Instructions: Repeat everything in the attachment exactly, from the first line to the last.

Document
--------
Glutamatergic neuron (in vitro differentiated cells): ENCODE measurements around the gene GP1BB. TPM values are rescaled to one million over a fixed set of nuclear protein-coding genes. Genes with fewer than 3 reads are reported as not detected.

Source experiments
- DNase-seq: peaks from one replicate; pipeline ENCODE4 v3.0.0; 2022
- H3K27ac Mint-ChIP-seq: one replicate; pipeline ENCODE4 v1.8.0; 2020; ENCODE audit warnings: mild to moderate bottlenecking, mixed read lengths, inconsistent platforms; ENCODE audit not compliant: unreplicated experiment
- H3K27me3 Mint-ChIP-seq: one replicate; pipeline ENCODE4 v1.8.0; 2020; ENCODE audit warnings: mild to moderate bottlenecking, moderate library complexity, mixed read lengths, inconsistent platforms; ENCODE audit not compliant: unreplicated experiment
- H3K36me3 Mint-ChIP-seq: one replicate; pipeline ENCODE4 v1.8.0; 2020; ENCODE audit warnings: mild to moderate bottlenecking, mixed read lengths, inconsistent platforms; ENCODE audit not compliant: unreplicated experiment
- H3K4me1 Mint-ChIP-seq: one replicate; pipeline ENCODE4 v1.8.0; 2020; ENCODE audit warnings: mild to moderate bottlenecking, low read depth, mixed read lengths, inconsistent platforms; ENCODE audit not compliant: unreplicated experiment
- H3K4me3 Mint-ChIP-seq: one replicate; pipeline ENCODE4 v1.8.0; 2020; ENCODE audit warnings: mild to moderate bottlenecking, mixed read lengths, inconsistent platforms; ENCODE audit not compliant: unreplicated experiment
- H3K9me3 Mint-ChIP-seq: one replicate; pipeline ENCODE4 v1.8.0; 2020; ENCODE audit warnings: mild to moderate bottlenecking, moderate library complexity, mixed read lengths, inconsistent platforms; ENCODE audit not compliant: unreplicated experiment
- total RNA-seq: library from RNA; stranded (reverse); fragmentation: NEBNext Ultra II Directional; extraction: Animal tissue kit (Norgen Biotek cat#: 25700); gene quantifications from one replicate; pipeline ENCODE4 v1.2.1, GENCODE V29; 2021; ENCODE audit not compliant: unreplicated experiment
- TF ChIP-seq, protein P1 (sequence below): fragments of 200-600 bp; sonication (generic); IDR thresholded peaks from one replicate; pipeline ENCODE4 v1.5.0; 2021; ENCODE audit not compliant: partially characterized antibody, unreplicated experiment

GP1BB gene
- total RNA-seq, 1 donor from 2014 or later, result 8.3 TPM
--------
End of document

Glutamatergic neuron (in vitro differentiated cells): ENCODE measurements around the gene GP1BB. TPM values are rescaled to one million over a fixed set of nuclear protein-coding genes. Genes with fewer than 3 reads are reported as not detected.

Source experiments
- DNase-seq: peaks from one replicate; pipeline ENCODE4 v3.0.0; 2022
- H3K27ac Mint-ChIP-seq: one replicate; pipeline ENCODE4 v1.8.0; 2020; ENCODE audit warnings: mild to moderate bottlenecking, mixed read lengths, inconsistent platforms; ENCODE audit not compliant: unreplicated experiment
- H3K27me3 Mint-ChIP-seq: one replicate; pipeline ENCODE4 v1.8.0; 2020; ENCODE audit warnings: mild to moderate bottlenecking, moderate library complexity, mixed read lengths, inconsistent platforms; ENCODE audit not compliant: unreplicated experiment
- H3K36me3 Mint-ChIP-seq: one replicate; pipeline ENCODE4 v1.8.0; 2020; ENCODE audit warnings: mild to moderate bottlenecking, mixed read lengths, inconsistent platforms; ENCODE audit not compliant: unreplicated experiment
- H3K4me1 Mint-ChIP-seq: one replicate; pipeline ENCODE4 v1.8.0; 2020; ENCODE audit warnings: mild to moderate bottlenecking, low read depth, mixed read lengths, inconsistent platforms; ENCODE audit not compliant: unreplicated experiment
- H3K4me3 Mint-ChIP-seq: one replicate; pipeline ENCODE4 v1.8.0; 2020; ENCODE audit warnings: mild to moderate bottlenecking, mixed read lengths, inconsistent platforms; ENCODE audit not compliant: unreplicated experiment
- H3K9me3 Mint-ChIP-seq: one replicate; pipeline ENCODE4 v1.8.0; 2020; ENCODE audit warnings: mild to moderate bottlenecking, moderate library complexity, mixed read lengths, inconsistent platforms; ENCODE audit not compliant: unreplicated experiment
- total RNA-seq: library from RNA; stranded (reverse); fragmentation: NEBNext Ultra II Directional; extraction: Animal tissue kit (Norgen Biotek cat#: 25700); gene quantifications from one replicate; pipeline ENCODE4 v1.2.1, GENCODE V29; 2021; ENCODE audit not compliant: unreplicated experiment
- TF ChIP-seq, protein P1 (sequence below): fragments of 200-600 bp; sonication (generic); IDR thresholded peaks from one replicate; pipeline ENCODE4 v1.5.0; 2021; ENCODE audit not compliant: partially characterized antibody, unreplicated experiment

GP1BB gene
- total RNA-seq, 1 donor from 2014 or later, result 8.3 TPM